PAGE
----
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Insights from poverty maps for development and food relief program targeting: an application to Malawi

Listed author(s):
  • Benson, Todd

"Poverty mapping applies models of household welfare developed from detailed household consumption and expenditure surveys to the extensive but less detailed data from national censuses. A poverty map for Malawi, developed by drawing upon information from the 1997–98 Malawi Integrated Household Survey with the 1998 Malawi Population and Housing Census, provides aggregate estimates of household welfare and poverty at a highly disaggregated level—down to the level of local government wards. Given the close association between welfare and food security in most Malawi households, such a detailed poverty map can be of considerable value to development and relief organizations, as they plan and target activities to improve the ability of poor households to cope with food scarcity. This paper assesses the value of the Malawi poverty map with reference to two activities of the World Food Programme (WFP) in Malawi: the Food for Assets and Development (FFASD) public works program and the Vulnerability Analysis and Mapping (VAM) food insecurity information generation system. First, the poverty targeting efficiency of the FFASD program is evaluated using the poverty map to determine whether the FFASD projects are preferentially located in areas where disproportionate numbers of the poor are found. This is done in part by comparing the poverty targeting efficiency of the WFP program to that of the Malawi Social Action Fund Public Works Programme projects. Second, WFP employs the VAM methodology to determine how and where to employ its resources from year to year. The potential value of the poverty map as a component of the VAM process in Malawi is then considered. The results indicate that the poverty map is an effective and objective way to geographically target projects and programs on a poverty basis in Malawi. In assessing household vulnerability to food insecurity, the poverty map serves as a useful proxy indicator of spatial variability in the ability of the population to cope with food scarcity. Poverty maps, in those countries were they are available, should be a privileged data source for undertaking any national vulnerability analyses. However, the poverty map needs to be used with complementary data to better understand the risks households face that might result in food scarcity and the actual mechanisms households use to cope with such stresses." Authors' Abstract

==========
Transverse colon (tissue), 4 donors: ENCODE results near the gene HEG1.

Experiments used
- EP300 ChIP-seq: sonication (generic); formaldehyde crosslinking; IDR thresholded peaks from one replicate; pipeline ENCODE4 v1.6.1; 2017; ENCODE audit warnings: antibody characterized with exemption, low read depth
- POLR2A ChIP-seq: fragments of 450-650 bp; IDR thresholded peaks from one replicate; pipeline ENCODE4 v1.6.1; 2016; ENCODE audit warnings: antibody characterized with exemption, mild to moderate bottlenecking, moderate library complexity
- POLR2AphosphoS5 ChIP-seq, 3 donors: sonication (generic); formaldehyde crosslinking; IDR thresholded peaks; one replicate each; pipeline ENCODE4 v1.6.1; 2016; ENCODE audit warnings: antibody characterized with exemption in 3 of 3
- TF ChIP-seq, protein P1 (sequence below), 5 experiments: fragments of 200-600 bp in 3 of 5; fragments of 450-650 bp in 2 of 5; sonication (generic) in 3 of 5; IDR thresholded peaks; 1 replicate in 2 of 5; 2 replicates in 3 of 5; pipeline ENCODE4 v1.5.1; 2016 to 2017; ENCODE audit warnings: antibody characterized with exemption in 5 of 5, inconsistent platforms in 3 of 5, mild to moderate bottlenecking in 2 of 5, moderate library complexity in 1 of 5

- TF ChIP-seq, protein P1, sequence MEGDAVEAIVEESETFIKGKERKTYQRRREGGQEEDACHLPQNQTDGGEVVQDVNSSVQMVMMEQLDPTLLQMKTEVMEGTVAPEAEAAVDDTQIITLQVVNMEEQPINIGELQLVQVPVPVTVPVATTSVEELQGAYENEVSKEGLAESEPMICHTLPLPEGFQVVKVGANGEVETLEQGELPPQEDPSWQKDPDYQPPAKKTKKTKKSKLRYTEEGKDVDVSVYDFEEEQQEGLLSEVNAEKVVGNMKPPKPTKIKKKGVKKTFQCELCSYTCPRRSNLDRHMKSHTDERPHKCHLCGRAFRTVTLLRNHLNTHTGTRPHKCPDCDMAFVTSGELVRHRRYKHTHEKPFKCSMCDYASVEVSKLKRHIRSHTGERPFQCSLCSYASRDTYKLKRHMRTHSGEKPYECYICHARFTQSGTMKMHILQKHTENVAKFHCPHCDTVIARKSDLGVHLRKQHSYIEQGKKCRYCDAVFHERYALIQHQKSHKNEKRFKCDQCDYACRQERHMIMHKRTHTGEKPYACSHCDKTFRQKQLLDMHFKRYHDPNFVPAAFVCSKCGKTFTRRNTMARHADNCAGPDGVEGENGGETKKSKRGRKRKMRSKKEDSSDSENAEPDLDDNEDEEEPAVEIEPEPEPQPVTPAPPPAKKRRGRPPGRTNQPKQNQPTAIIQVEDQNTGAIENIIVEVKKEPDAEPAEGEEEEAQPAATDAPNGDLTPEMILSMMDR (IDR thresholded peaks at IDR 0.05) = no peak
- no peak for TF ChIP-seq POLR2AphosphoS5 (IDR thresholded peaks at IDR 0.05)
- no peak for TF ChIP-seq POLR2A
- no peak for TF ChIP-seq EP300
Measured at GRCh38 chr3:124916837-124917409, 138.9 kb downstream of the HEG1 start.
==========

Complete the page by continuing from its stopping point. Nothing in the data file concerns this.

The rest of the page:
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Paper provided by International Food Policy Research Institute (IFPRI) in its series FCND discussion papers with number 205.

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Date of creation: 2006
Handle: RePEc:fpr:fcnddp:205
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  1. Foster, James & Greer, Joel & Thorbecke, Erik, 1984. "A Class of Decomposable Poverty Measures," Econometrica, Econometric Society, vol. 52(3), pages 761-766, May.
  2. Todd Benson & Charles Machinjili & Lawrence Kachikopa, 2004. "Poverty in Malawi, 1998," Development Southern Africa, Taylor & Francis Journals, vol. 21(3), pages 419-441.
  3. Futoshi Yamauchi, 2008. "Early Childhood Nutrition, Schooling, and Sibling Inequality in a Dynamic Context: Evidence from South Africa," Economic Development and Cultural Change, University of Chicago Press, vol. 56, pages 657-682.
  4. Haddad, Lawrence James & Adato, Michelle, 2001. "How effectively do public works programs transfer benefits to the poor?," FCND discussion papers 108, International Food Policy Research Institute (IFPRI).
  5. Simler, Kenneth R., 2006. "Nutrition mapping in Tanzania: an exploratory analysis," FCND briefs 204, International Food Policy Research Institute (IFPRI).
  6. Fafchamps, Marcel & Quisumbing, Agnes R., 1999. "Social roles, human capital, and the intrahousehold division of labor," FCND discussion papers 73, International Food Policy Research Institute (IFPRI).
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